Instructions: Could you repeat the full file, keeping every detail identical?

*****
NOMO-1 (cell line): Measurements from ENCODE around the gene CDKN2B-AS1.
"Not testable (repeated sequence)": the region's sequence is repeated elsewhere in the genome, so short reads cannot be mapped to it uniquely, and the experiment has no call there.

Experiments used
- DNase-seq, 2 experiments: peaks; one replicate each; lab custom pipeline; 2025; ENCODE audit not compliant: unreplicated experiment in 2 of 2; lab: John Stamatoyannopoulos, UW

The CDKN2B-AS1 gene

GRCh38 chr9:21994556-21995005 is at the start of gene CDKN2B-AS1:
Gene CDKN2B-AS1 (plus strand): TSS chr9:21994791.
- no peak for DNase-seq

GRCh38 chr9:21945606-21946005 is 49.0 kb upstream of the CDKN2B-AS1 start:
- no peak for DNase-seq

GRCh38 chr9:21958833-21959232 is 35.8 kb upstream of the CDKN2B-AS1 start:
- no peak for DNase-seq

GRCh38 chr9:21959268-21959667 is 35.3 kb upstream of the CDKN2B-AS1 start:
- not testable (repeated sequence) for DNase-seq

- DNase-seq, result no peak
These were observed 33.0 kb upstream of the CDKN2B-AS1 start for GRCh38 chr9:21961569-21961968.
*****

NOMO-1 (cell line): Measurements from ENCODE around the gene CDKN2B-AS1.
"Not testable (repeated sequence)": the region's sequence is repeated elsewhere in the genome, so short reads cannot be mapped to it uniquely, and the experiment has no call there.

Experiments used
- DNase-seq, 2 experiments: peaks; one replicate each; lab custom pipeline; 2025; ENCODE audit not compliant: unreplicated experiment in 2 of 2; lab: John Stamatoyannopoulos, UW

The CDKN2B-AS1 gene

GRCh38 chr9:21994556-21995005 is at the start of gene CDKN2B-AS1:
Gene CDKN2B-AS1 (plus strand): TSS chr9:21994791.
- no peak for DNase-seq

GRCh38 chr9:21945606-21946005 is 49.0 kb upstream of the CDKN2B-AS1 start:
- no peak for DNase-seq

GRCh38 chr9:21958833-21959232 is 35.8 kb upstream of the CDKN2B-AS1 start:
- no peak for DNase-seq

GRCh38 chr9:21959268-21959667 is 35.3 kb upstream of the CDKN2B-AS1 start:
- not testable (repeated sequence) for DNase-seq

- DNase-seq, result no peak
These were observed 33.0 kb upstream of the CDKN2B-AS1 start for GRCh38 chr9:21961569-21961968.